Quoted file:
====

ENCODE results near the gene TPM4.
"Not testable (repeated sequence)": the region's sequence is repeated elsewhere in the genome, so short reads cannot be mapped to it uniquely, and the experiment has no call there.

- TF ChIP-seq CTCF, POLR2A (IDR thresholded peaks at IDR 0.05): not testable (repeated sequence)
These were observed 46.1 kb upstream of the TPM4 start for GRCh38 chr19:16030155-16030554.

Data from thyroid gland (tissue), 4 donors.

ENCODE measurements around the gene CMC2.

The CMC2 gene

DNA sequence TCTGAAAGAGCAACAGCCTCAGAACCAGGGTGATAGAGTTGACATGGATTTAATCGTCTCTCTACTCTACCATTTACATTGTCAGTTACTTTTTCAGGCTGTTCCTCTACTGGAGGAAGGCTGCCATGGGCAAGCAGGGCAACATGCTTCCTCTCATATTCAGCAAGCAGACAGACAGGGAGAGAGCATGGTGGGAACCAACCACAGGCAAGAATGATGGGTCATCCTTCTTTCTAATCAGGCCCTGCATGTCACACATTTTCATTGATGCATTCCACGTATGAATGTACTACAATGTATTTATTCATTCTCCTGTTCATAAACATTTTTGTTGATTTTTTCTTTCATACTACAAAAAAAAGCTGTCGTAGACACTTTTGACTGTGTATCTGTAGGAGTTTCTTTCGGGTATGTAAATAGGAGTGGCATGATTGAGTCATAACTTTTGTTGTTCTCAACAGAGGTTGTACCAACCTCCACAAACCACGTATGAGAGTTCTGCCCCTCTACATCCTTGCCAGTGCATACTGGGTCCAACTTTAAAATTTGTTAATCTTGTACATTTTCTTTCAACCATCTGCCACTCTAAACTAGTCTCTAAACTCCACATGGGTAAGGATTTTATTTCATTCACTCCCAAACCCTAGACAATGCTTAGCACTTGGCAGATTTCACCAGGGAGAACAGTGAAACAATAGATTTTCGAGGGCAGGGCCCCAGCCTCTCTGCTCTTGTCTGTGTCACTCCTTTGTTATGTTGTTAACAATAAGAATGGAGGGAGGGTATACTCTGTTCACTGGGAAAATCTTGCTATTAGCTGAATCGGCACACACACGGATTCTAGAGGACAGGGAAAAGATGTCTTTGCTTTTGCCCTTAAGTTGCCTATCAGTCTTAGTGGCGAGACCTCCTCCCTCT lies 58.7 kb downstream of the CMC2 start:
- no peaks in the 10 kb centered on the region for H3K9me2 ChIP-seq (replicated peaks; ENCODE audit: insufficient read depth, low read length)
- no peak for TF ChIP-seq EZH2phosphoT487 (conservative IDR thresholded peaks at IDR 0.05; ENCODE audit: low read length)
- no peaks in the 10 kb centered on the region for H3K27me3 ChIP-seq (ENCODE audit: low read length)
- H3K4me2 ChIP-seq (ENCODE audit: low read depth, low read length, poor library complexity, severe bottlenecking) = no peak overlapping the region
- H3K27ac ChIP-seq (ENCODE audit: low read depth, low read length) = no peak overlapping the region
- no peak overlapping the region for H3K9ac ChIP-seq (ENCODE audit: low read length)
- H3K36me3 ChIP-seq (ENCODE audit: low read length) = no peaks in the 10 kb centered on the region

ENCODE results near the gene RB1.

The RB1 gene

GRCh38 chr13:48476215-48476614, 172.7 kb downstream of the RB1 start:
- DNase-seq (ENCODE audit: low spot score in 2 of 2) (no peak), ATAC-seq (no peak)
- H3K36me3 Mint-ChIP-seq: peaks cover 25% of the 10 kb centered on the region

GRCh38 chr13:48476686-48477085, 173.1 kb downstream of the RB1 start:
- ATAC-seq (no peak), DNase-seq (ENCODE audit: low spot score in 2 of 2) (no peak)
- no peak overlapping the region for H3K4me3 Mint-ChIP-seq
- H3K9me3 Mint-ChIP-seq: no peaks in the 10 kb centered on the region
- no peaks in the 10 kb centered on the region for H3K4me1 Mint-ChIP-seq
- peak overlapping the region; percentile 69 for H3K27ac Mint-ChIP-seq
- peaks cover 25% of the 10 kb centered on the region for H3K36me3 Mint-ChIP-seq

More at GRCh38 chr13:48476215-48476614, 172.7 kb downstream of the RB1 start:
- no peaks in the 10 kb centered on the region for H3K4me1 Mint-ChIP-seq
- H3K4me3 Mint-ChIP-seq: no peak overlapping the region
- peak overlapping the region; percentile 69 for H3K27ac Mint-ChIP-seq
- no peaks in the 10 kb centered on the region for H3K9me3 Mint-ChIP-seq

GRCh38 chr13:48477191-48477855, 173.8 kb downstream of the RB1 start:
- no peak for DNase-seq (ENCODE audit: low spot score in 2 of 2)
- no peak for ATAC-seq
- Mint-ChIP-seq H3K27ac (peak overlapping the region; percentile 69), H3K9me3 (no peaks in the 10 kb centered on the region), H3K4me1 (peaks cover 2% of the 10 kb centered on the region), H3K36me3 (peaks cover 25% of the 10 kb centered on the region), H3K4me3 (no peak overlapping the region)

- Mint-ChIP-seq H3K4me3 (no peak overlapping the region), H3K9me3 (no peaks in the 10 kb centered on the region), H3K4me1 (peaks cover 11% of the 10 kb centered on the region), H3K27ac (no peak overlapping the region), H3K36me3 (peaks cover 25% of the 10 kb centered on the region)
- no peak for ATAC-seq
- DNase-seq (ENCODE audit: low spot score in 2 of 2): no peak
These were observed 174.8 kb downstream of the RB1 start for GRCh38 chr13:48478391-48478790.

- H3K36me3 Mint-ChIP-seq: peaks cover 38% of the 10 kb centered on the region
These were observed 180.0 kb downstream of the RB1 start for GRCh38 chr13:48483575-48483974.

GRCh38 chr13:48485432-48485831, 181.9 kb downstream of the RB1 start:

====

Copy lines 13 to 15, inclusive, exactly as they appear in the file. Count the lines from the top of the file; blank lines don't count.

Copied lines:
- H3K27ac ChIP-seq (ENCODE audit: low read depth, low read length) = no peak overlapping the region
- no peak overlapping the region for H3K9ac ChIP-seq (ENCODE audit: low read length)
- H3K36me3 ChIP-seq (ENCODE audit: low read length) = no peaks in the 10 kb centered on the region